One method of loading drugs into a polymer, beyond simple encapsulation, is to actively conjugate the drug to the end or side-chains of the polymer so that it is bound by a cleavable linkage. Such a design is called a ‘prodrug’ in that it breaks down to release the drug in the human body. In organic chemistry, N-hydroxysuccinimide ester serves as an effective ‘leaving group’ when enables these kinds of attachments to occur between a carboxylic acid and a nucleophile (typically an amine). One of the products PolySciTech Provides is PLGA-NHS, this is a degradable PLGA chain with the acid endcap activated into the NHS-ester form such that it is ready to conjugate to a nucleophile. Recently, researchers at Los Gatos Pharmaceuticals, Inc Used PLGA-NHS (AI096) from PolySciTech (www.polyscitech.com) to create drug-conjugate (Prodrug) and form this into nanoparticles. This research holds promise to provide for superior drug delivery formulations which may be effective for cancer therapy. Read more: Langecker, Peter, Matthias Steiert, Toshiaki Hino, Jan Scicinski, and Kumarapandian Paulvannan. "Composite Nanoparticles And Uses Thereof." U.S. Patent Application 16/026,446, filed December 27, 2018. https://patents.google.com/patent/US20180369232A1/en

“Abstract: Provided herein are composite nanoparticles, methods of making composite nanoparticles and methods of using composite nanoparticles to treat or ameliorate various diseases, such as, for example, cancer. (Synopsis from Background/Summary): What is needed are nanoparticles large enough for selective tumor tissue penetration (diameter of between 60 and 400 nm) which can decompose within the tissue to a size amenable for cellular uptake (diameter of less than about 20 nm) by tumor cells. The above concept may have broad applicability beyond selective delivery of active ingredients to tumor tissues. The present invention satisfies these and other needs by providing in one aspect, a composite nanoparticle. The composite nanoparticle includes subunit nanoparticles of between about 10 nm and about 20 nm diameter which contain an active ingredient, wherein the composite nanoparticle has a diameter of between about 60 nm and about 400 nm. In another aspect, a method for forming composite nanoparticles is provided. Subunit nanoparticles of diameter between about 10 nm and about 20 nm which include an active ingredient are synthesized and assembled into composite nanoparticles of diameter between about 60 nm and about 400 nm.”

Biotech, Pharma, Cancer, Research (BPCR) is a free, 1-day scientific networking conference hosted by Akina, Inc. on Aug 28, 2019. See more and register to attend at www.bpcrconference.com

PEG-PLA from PolySciTech used in development of polymersomes to cross the blood-brain-barrier.

Tuesday, April 30, 2019, 11:47 AM ET

The brain is a difficult organ to deliver drugs to as it protects itself via the highly selective ‘blood-brain-barrier’ which is very difficult for medicines to cross. Recently, researchers at Kent State used mPEG-PLA (AK031) and mPEG-PLA-fluorescent (AV035) from PolySciTech (www.polyscitech.com) to develop polymersomes to cross the blood-brain barrier. This research holds promise to enable the treatment of many diseases which affect brain tissue. Read more: Manickavasagam, Dharani. "Preparation and Characterization of Polymersomes for Nose-to-Brain Delivery of Combination Therapeutics in Neuroinflammation Treatment." PhD diss., Kent State University, 2019. http://rave.ohiolink.edu/etdc/view?acc_num=kent1555522694193999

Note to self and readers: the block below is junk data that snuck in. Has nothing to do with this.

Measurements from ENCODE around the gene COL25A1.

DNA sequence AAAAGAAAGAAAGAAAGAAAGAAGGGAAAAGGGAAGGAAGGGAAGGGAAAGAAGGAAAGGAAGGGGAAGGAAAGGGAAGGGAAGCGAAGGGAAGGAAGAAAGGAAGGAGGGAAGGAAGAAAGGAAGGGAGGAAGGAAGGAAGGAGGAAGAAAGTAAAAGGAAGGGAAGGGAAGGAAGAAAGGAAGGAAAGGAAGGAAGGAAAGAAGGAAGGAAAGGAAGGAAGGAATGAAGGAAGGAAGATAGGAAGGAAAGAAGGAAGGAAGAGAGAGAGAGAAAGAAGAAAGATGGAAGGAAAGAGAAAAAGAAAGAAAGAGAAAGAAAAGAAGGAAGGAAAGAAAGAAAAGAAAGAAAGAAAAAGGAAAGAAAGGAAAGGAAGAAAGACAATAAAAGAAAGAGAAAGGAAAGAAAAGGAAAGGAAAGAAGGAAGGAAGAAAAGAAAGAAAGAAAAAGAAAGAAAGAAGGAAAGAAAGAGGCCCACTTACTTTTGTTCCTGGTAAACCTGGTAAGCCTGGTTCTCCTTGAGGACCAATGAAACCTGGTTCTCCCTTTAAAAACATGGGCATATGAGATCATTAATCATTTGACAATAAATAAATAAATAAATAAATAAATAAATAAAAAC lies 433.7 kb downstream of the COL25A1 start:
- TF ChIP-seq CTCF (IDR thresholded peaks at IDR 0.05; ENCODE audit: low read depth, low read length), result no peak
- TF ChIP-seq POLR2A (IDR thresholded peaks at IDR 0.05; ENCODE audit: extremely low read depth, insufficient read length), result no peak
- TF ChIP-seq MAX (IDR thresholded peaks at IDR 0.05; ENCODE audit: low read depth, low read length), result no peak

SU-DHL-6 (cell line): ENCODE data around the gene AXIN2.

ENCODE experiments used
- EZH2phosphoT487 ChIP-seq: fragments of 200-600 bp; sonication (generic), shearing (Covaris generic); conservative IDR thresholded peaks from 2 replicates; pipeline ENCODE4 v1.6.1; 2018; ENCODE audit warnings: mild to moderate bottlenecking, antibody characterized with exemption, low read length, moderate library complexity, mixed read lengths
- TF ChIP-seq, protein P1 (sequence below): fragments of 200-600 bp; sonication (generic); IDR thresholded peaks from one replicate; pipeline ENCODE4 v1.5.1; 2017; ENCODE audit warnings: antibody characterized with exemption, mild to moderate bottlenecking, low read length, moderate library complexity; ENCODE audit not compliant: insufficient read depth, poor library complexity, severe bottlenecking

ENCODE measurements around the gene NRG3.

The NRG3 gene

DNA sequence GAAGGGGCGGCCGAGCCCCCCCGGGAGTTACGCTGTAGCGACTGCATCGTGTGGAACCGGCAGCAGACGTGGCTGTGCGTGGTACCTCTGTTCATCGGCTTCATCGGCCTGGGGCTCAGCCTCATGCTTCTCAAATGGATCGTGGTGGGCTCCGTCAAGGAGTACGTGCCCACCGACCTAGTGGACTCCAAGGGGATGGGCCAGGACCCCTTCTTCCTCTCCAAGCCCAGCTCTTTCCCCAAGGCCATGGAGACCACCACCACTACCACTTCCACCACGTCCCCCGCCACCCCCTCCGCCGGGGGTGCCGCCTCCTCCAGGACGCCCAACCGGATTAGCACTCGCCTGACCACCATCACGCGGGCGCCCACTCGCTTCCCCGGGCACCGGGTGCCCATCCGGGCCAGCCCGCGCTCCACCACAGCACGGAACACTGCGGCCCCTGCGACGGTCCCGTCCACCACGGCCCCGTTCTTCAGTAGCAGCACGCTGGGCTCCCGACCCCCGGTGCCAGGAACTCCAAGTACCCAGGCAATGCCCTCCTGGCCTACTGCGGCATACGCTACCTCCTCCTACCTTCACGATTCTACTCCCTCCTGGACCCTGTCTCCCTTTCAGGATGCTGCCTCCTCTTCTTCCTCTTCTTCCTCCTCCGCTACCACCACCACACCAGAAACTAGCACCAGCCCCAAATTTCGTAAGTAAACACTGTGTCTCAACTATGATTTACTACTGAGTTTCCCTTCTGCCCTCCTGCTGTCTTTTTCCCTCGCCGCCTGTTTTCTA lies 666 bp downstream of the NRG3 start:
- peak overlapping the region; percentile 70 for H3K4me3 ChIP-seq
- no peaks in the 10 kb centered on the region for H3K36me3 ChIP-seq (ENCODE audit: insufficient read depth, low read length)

“Abstract: Neuroinflammation, a hallmark of many neurodegenerative diseases is mediated by microglia, the primary immune cells of the central nervous system (CNS). Activated microglial cells respond to neuronal injury and remove cellular debris, infectious agents via phagocytosis conferring neuroprotection. However, the chronic activation of these cells impairs neuronal function through the excessive release of NO and proinflammatory cytokines TNF-α and interleukins (IL-6, IL-1β and IL-12) which contributes to neuroinflammation and subsequent neurodegeneration in the brain. Thus, suppressing microglial activation is an effective therapeutic strategy to combat neuroinflammation associated with degenerative brain diseases. While anti-inflammatory agents are required to treat neurodegeneration, they may not be sufficient on their own as the disorder is multifaceted and complex but may be effective as part of a combination therapy. Therefore, improved treatment options focused on combinatory neuroprotective effects of simvastatin (Sim) and brain derived neurotrophic factor (BDNF), seem most beneficial in restoring CNS damage, as Sim is known to inhibit inflammation, promote cell survival and BDNF is a predominant neurotrophic factor that mediates survival and growth of a variety of neurons in the CNS. However, the delivery of combination therapeutics that hold promise for the treatment of neurological disorders lack clinical efficacy due to their inability in reaching high enough concentrations in the brain primarily due to the blood brain barrier (BBB), blood-cerebrospinal fluid (CSF) barrier, presence of efflux systems, enzymatic degradation, and several other factors such as rapid clearance from circulation and off-target effects. This calls for the need to develop an efficient drug delivery system (DDS) to overcome obstacles that impede CNS drug delivery and alternate approaches to bypass the BBB. Since microglia function as macrophages, the DDS must be also be effectively removed after the drug has been delivered to prevent the activation of microglial cells. Thus, biocompatible nano-sized delivery systems that specifically target pathways involved in microglial activation and eliminated via natural pathways in the body shows suitability and promise in treatment of neuroinflammation associated with neurodegeneration. The multiple challenges associated with brain drug delivery prompted the proposed investigation. Nano-sized systems (polymeric vesicles) such as polymersomes composed of bilayer membrane will be a suitable platform as they provide dual aqueous compartments that can store and deliver hydrophilic (BDNF) and hydrophobic (Sim) drugs. Therefore, the objective of this research work is to design and characterize polymersomes using diblock copolymers PEG-PLA (polyethylene glycol-polylactic acid) and evaluate its suitability for intranasal delivery of dual neuroprotective drugs (Sim/BDNF), in inhibiting microglial mediated inflammatory responses and protecting toxic environment surrounding neurons in LPS-induced animal model of neuroinflammation. The proposed project is attempting to tackle obstacles associated with drug delivery in CNS disorders. Given that, PEG-PLA is biocompatible, biodegradable, physiologically well tolerated and has low immunogenicity, this work provides preliminary evidence for the application of polymersomes to effectively deliver combination drugs to the brain via the non-invasive nasal route to bypass the BBB.”